Secular Yeshivas Seek to Join IDF's Hesder Program

Yeshiva rejected in the past because it does not operate in the 'spirit of the Jewish tradition.'

Gili Cohen
Gili Cohen
Send in e-mailSend in e-mail
Gili Cohen
Gili Cohen

Several secular yeshivas are seeking to be included in the Hesder arrangement that allows the possibility of combining religious studies with service in the Israel Defense Forces, under the new terms of the Tal Law, once it is replaced in August.

The founders of the Bina Secular Yeshiva, in Tel Aviv, sought recognition as a Hesder yeshiva under the Tal Law when they established their institution in 2006. But when they approached the Association of Hesder Yeshivas to obtain approval as a member, they were turned down because they were told they do not operate in the "spirit of Jewish tradition."

Membership in the association not only enables an institution to be recognized as a Hesder yeshiva and permits the deferment of its students' military service, but it also provides the yeshiva with government financial support.

Currently, the list of those yeshivas legally recognized under the Tal Law is determined by the defense minister, based on recommendations of the Association of Hesder Yeshivas or the Yeshiva Committee.

The Tal Law, as it stands now, defines the Hesder program as an integrated yeshiva that includes: one year of yeshiva study, followed by 18 months of military service, followed by another year of study, and then another 18 months of military service.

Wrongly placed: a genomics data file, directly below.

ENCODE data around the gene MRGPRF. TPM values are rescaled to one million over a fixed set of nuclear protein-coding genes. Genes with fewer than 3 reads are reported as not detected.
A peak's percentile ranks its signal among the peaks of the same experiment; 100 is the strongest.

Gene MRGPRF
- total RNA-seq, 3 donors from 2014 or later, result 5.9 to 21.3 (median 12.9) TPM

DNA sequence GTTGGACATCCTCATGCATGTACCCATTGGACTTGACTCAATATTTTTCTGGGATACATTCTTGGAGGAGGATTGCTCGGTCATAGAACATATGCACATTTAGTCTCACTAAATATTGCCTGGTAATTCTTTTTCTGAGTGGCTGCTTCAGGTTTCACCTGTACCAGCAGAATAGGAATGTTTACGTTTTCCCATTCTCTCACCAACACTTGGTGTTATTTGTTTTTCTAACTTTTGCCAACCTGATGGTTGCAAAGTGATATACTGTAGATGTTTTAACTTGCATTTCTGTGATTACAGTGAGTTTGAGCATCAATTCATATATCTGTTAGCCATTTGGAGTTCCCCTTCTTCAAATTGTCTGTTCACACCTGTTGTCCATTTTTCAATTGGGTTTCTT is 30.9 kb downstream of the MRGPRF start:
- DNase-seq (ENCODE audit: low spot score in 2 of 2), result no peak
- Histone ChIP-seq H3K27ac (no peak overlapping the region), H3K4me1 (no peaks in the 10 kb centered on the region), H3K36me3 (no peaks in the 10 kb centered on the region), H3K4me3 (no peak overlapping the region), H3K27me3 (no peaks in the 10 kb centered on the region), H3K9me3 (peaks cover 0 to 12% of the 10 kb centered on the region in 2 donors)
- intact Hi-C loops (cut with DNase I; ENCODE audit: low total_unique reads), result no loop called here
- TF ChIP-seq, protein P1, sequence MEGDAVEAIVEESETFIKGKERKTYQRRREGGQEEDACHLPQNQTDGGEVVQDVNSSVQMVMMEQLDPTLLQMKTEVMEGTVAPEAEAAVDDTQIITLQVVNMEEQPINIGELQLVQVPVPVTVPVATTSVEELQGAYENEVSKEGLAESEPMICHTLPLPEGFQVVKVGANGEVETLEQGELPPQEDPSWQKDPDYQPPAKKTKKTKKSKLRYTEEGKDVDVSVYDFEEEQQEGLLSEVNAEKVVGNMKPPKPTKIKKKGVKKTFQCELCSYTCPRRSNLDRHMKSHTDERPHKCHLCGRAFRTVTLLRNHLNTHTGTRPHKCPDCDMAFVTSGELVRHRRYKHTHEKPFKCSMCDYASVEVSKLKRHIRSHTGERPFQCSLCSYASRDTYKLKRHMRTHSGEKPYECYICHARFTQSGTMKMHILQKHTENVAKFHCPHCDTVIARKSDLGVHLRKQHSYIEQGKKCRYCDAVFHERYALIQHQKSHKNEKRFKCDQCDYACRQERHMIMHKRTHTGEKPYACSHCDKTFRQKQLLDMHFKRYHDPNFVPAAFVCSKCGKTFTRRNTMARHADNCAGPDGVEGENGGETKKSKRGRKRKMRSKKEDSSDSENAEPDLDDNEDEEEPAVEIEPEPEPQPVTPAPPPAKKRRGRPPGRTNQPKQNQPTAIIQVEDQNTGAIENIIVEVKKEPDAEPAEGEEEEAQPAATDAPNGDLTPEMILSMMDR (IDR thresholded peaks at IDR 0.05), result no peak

In contrast to that definition, many current Hesder programs have shorter military service and its students serve in separate units.

Eran Baruch, executive director of the Bina secular yeshiva, with students. Credit: Daniel Tchetchik

Comments

SUBSCRIBERS JOIN THE CONVERSATION FASTER

Automatic approval of subscriber comments.
From $1 for the first month

SUBSCRIBE
Already signed up? LOG IN

ICYMI

Charles Lindbergh addressing an America First Committee rally on October 3, 1941.

Ken Burns’ Brilliant ‘The U.S. and the Holocaust’ Has Only One Problem

The projected rise in sea level on a beach in Haifa over the next 30 years.

Facing Rapid Rise in Sea Levels, Israel Could Lose Large Parts of Its Coastline by 2050

Tal Dilian.

As Israel Reins in Its Cyberarms Industry, an Ex-intel Officer Is Building a New Empire

Queen Elizabeth II, King Charles III and a British synagogue.

How the Queen’s Death Changes British Jewry’s Most Distinctive Prayer

Newly appointed Israeli ambassador to Chile, Gil Artzyeli, poses for a group picture alongside Rabbi Yonatan Szewkis, Chilean deputy Helia Molina and Gerardo Gorodischer, during a religious ceremony in a synagogue in Vina del Mar, Chile last week.

Chile Community Leaders 'Horrified' by Treatment of Israeli Envoy

Queen Elizabeth attends a ceremony at Windsor Castle, in June 2021.

Over 120 Countries, but Never Israel: Queen Elizabeth II's Unofficial Boycott